1. Department of City and Regional Planning, Lahore College for Women University, Lahore, Pakistan
2. College of Earth and Environmental Sciences, University of the Punjab, Lahore, Pakistan <
The author(s) declared that no grants were involved in supporting this work.
The present study aims to evaluate the evolution of vegetation and land-cover practices particularly changes in tree cover, shrubs and mixed vegetation during 1994 to 2014. The rapid urbanization in Lahore has now converted the city into a second largest metropolitan city of the country which, in consequence, is affecting the land cover. Keeping in mind these facts, analyses are performed using calibrated satellite images of the year 1994, 2003 and 2014 in GIS environment coupled with ERDAS Imagine. The study is further divided into two parts; first part illustrates changes in tree cover, shrubs and mixed use areas whereas second part explains the changes in shrubs and tree cover in comparison to the mix use area. It is observed that the shrubs are considerably increased from 7% in 1994 to 52 % in 2014 while the tree cover has drastically decreased from 8% in 1994 to 0.38% in 2014.
How to cite: Saleem, S., and Saleem, S., 2016: Spatial and temporal evolution of vegetation cover in Lahore, Pakistan. Bulletin of Environmental Studies 1(3): 81-86.
Copyright © Saleem & Saleem. This is an open-access article distributed under the terms of the Creative Commons Attribution License (CC BY). The
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Edited by: Muhammad Arslan (UFZ, Germany)
Reviewed by: Muhammad Mudassar (TrafQuest, UAE) & Muhammnad Arslan (UFZ, Germany)
Published Online: 30/07/2016
Urbanization is a steady transformation phenomenon in which rural settlements such as villages and small towns are turned into more urbanized settlements as a result of population expansion. In principle, urbanization is controlled by land-based practices; nevertheless it is also influenced by industrialization, commercialization and construction of public facilities due to increasing population demands. It has been revealed that the practices may increase the vegetation cover at global scales due to disturbance of climate processes by high CO2 production and increasing temperatures (Vicente-Serrano et al., 2004).
After independence in 1947, urban development in Lahore was rarely observed despite of the fact that large number of migrants moved from east Punjab (India) to Lahore resulting in population increase (Qadeer, 1983). Lack of developmental knowledge and practices lead to disorganized and un-settled living conditions in the city. The style of living remained same until the city witnessed, almost 3 decades ago, a tremendous spatial growth especially in the old walled region; hence, making it a historical urban city.
Rationale of the study: The major problems of urban settlements in Lahore are disorganized growth pattern with unplanned developmental projects; and to cope with this outgrowth, agricultural land is now being encroached. Along with the population growth, socio-economic requirements are also soaring which in turn is ultimately creating a pressure on land cover. This pressure is the elemental cause of unplanned changes in land use and land cover (LULC) that are getting uncontrolled along with (Seto, 2002).
For the monitoring and management of urban sprawl and urban land use, reliable source of data is of key importance; to save up on time, the sources should be efficient enough that the data can be fetched out in short time. As many of the conventional technological methods of field surveys were time consuming; application of GIS and Remote Sensing (RS) have helped researchers to do comprehensive spatio-temporal analysis in a relatively shorter time (Lo and Yang, 2002). The application of GIS and RS ensures the authenticity, accuracy, flexibility and ease of collection, storage and analysis of essential digital data for detection, and timely monitoring of spatial features at larger scale (Zsuzsanna, 2005; Wu, 2006).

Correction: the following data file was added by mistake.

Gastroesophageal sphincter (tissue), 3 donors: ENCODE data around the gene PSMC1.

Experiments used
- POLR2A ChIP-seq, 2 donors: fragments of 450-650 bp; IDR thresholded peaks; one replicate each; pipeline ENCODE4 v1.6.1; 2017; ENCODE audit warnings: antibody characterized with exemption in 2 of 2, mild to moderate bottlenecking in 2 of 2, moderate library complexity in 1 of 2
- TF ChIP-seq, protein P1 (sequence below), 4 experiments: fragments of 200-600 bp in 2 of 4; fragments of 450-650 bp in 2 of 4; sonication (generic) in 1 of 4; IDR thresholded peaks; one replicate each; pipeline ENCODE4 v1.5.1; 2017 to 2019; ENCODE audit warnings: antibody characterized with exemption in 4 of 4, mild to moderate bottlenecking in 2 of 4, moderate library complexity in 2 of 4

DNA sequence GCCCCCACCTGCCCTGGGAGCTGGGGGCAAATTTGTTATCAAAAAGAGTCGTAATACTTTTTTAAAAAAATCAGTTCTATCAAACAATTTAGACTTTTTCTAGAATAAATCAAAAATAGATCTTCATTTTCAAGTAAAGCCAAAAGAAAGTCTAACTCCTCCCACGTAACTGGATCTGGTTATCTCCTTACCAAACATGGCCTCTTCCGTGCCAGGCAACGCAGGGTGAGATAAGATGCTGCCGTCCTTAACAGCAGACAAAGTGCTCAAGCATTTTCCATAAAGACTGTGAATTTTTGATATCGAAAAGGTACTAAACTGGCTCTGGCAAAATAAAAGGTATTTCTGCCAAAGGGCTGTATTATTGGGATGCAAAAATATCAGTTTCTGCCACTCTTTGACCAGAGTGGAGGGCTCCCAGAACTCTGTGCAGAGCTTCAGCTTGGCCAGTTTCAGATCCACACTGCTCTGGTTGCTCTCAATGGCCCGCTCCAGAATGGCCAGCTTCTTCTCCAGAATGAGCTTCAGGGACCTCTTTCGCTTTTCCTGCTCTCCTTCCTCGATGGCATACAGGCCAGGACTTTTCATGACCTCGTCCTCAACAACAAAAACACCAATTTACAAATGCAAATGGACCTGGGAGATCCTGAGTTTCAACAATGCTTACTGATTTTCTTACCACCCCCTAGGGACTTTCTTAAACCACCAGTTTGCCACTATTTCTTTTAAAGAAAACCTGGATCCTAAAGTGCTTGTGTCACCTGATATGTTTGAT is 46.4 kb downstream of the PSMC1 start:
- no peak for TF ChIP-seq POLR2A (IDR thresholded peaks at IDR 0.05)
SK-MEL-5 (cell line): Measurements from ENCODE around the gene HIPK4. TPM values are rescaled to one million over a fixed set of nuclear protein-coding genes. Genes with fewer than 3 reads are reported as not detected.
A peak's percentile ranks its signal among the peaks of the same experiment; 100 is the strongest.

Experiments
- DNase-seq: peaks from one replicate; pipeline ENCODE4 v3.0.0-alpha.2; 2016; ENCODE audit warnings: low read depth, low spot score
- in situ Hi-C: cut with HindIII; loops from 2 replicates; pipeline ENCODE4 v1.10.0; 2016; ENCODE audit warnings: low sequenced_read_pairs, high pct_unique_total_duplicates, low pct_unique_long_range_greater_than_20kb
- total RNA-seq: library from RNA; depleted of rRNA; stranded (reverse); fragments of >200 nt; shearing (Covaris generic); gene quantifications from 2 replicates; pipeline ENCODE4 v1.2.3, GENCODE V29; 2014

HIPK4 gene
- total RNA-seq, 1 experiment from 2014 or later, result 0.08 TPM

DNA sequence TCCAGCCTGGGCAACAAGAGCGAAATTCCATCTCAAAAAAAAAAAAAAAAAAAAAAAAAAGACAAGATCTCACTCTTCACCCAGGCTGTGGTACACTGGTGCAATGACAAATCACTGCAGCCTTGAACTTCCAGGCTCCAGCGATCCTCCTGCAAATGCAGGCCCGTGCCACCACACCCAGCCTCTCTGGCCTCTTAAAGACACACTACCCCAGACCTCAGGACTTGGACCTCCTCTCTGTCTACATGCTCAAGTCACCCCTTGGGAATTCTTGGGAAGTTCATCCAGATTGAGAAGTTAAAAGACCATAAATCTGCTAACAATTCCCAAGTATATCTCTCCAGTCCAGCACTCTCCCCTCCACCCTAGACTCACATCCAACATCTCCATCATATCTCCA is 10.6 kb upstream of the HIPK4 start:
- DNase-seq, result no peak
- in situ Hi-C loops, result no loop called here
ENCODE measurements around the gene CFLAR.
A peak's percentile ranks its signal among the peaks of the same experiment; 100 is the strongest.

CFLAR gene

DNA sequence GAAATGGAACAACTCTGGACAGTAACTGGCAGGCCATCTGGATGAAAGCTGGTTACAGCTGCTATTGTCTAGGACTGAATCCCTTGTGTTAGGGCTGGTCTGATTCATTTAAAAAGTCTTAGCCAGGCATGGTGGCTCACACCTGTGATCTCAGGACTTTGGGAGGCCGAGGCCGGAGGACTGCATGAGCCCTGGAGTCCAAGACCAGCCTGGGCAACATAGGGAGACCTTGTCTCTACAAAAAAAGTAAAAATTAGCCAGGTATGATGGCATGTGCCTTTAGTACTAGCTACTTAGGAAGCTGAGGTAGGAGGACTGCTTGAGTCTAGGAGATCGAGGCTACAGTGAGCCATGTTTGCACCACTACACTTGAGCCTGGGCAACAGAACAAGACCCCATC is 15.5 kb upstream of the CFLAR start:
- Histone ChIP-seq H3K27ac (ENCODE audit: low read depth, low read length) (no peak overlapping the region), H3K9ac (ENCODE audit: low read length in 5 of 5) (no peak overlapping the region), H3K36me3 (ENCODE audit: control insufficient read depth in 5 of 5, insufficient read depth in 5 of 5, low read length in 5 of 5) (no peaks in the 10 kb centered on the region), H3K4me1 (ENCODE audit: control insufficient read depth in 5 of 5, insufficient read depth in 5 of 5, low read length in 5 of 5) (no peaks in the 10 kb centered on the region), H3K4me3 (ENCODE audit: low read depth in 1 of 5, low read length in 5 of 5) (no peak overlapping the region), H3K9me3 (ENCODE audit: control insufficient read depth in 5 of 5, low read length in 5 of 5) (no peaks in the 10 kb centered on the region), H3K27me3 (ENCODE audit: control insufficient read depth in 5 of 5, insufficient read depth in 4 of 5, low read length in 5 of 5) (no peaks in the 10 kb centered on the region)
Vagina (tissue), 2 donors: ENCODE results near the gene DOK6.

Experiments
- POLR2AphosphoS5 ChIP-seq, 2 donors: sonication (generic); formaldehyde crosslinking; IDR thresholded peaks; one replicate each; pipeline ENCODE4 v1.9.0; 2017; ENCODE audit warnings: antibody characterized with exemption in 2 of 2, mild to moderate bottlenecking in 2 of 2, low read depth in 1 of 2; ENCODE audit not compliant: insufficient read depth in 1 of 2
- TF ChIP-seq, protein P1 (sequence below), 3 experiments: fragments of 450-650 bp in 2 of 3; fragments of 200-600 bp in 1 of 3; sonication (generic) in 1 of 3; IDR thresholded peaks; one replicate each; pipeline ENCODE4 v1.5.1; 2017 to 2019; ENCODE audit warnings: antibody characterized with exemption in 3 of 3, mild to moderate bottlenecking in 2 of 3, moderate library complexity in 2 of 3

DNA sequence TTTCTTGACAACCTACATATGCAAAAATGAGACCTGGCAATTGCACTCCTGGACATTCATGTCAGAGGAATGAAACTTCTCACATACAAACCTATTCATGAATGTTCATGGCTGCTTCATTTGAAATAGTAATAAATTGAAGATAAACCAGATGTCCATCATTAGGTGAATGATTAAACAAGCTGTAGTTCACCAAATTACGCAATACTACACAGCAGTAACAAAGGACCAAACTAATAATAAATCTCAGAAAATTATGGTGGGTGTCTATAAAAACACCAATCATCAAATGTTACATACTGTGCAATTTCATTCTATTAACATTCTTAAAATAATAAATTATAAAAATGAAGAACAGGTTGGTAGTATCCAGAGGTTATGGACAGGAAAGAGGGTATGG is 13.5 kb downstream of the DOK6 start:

Vegetation cover is an important feature in urban development and therefore each development project, within or outside the city, should not compromise the changes in vegetation cover significantly. The NDVI is an index of the state of biomass within an area. Hence, the NDVI is the most popular indices used to display extent of greenness estimate of an area. Kriegler, et al., (1969) was the first to propose NDVI which is calculated from two bands of multispectral SRS data.
For the purpose of land use planning by the experts, and decision making in urban and environmental planning for a sustainable ecological setup, in depth knowledge of urban land cover and the areal extent distribution data is an essential requirement (Stefanov, 2001 and Fan et al., 2007). The researchers now-a-days are interested in the LULC at micro and macro scale. Additionally, LULC can be caused either by natural or anthropogenic modifications which has resulted in great loss of entities having biological importance i.e., loss of agricultural land, biodiversity, etc. The impact is ecological (geo-environmental) as well, ranging from global warming to raised threat of natural disasters and flooding (Dwivedi et al., 2005).
The study is conducted in Lahore (Pakistan), largest city in Punjab province and second largest city district of Pakistan with the rapid urbanization (transforming the city form metropolitan city to megalopolis). The city is located between 31.25 and 31. 71 North latitude, and 74.16 and 74. 65 East longitude. India lies on the east of Lahore, Sheikhupura on the North West, Kasur on the south and River Ravi flows in the north (GOP, 2000; Riaz, 2011). Lahore is situated 213 meters above sea level with an area of 1,772 km2 (GOP, 2002). The total population of Lahore during 1998 census period was 5,143,495 while, in 2009, Punjab development statistics showed that this number has been increased to 8,462,000 (GOP, 2009) (Figure 1).
Materials and Methods
Landsat data of different years from the US GLOVIS website was retrieved for the spatial and temporal analysis of vegetation. The images, having path 149 & row 38, were extracted for the year 1994, 2003 and 2014 while the choice of years was based on the availability of data during the same month. The extraction of files for each year appeared to have 7, 9 and 13 bands, respectively. The layer stacking of the bands was performed in ERDAS Imagine 2010 environment. The resulting output image was a multi-band geo (.tiff) that can be used in further planning of the area and in statistical evaluations.
Three Landsat images were analyzed and unsupervised classification was performed with the option of NDVI with the input layer stacking in ERDAS Imagine. The output NDVI file was opened in the ArcMap v10.1 and was reclassified using the spatial analyst tool; while break values of the shrubs, tree cover, and mixed use vegetation were added in reclassify dialogue box. The NDVI value ranged between –1 to +1; where +1 denotes a high vegetal cover and –1 signifies non-vegetated areas.